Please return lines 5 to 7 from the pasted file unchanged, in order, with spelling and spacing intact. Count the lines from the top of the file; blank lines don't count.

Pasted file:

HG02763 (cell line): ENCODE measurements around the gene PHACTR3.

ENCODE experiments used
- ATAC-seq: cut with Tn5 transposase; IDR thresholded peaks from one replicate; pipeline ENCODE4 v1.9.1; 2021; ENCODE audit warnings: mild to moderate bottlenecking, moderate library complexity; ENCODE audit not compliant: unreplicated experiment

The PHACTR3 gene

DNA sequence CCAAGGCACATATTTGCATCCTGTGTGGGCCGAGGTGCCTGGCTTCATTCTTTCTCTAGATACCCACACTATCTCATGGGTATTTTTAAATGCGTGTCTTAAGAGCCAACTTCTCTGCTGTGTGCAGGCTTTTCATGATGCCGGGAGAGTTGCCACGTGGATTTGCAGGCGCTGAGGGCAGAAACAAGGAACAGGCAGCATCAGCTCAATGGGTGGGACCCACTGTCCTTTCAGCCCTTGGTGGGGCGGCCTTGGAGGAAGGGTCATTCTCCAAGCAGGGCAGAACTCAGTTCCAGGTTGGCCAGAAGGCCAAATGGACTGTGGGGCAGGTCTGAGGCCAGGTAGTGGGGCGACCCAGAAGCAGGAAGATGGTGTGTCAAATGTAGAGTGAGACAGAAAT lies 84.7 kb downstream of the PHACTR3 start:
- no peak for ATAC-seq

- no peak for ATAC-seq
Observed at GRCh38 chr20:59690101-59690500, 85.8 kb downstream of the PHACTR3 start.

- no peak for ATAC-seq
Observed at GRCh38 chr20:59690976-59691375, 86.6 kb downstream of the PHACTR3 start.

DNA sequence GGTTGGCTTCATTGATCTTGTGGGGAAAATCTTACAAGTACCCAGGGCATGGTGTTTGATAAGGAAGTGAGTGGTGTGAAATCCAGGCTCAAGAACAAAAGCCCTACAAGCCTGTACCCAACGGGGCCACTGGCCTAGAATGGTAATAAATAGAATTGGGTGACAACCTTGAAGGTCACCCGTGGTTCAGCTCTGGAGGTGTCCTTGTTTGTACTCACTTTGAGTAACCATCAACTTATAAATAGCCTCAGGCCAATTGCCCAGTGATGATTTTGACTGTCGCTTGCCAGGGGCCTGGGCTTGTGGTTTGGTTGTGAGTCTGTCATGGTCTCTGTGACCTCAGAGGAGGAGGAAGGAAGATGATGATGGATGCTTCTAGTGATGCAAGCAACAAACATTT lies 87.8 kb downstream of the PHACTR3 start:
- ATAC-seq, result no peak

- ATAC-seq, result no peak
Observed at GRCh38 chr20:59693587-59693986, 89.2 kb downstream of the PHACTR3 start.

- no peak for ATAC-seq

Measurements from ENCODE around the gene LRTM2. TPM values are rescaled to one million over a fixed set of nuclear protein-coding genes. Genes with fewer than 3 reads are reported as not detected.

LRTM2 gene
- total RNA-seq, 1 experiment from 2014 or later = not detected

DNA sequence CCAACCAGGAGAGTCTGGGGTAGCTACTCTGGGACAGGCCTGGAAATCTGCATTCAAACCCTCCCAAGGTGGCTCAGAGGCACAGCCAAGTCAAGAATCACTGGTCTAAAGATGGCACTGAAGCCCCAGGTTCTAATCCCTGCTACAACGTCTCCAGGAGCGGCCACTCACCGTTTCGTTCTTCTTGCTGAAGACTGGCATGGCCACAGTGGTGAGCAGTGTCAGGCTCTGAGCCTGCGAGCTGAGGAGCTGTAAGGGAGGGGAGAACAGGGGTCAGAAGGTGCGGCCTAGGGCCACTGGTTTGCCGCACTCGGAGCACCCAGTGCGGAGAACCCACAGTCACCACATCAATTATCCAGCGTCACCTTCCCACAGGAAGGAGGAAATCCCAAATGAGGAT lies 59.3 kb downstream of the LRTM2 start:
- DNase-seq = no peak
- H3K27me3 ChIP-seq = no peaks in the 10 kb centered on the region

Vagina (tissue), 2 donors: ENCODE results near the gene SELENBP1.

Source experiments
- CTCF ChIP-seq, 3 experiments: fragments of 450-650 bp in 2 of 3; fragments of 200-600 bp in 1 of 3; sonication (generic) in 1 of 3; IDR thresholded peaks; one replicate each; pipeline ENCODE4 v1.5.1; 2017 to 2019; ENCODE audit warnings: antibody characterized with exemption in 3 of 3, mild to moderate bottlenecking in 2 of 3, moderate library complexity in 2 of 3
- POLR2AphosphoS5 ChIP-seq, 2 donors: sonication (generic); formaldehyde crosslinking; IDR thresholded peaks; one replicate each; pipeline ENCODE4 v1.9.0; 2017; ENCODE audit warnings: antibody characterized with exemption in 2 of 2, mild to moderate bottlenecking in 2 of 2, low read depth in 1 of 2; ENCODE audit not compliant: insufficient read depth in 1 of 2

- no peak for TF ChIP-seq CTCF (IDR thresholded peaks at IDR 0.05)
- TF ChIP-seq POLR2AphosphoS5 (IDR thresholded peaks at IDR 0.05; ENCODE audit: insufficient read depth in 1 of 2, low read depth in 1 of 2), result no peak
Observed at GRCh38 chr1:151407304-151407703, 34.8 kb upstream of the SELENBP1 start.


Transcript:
DNA sequence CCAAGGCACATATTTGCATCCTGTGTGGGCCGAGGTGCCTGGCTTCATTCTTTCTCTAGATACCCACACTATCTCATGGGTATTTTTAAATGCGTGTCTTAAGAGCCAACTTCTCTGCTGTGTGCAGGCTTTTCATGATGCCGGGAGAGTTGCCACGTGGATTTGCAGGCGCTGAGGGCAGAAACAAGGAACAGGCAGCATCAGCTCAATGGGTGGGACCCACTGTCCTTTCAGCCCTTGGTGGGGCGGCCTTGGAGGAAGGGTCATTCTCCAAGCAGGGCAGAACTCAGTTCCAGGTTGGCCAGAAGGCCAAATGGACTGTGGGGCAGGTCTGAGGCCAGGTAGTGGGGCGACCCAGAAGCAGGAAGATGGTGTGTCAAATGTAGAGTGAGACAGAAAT lies 84.7 kb downstream of the PHACTR3 start:
- no peak for ATAC-seq

- no peak for ATAC-seq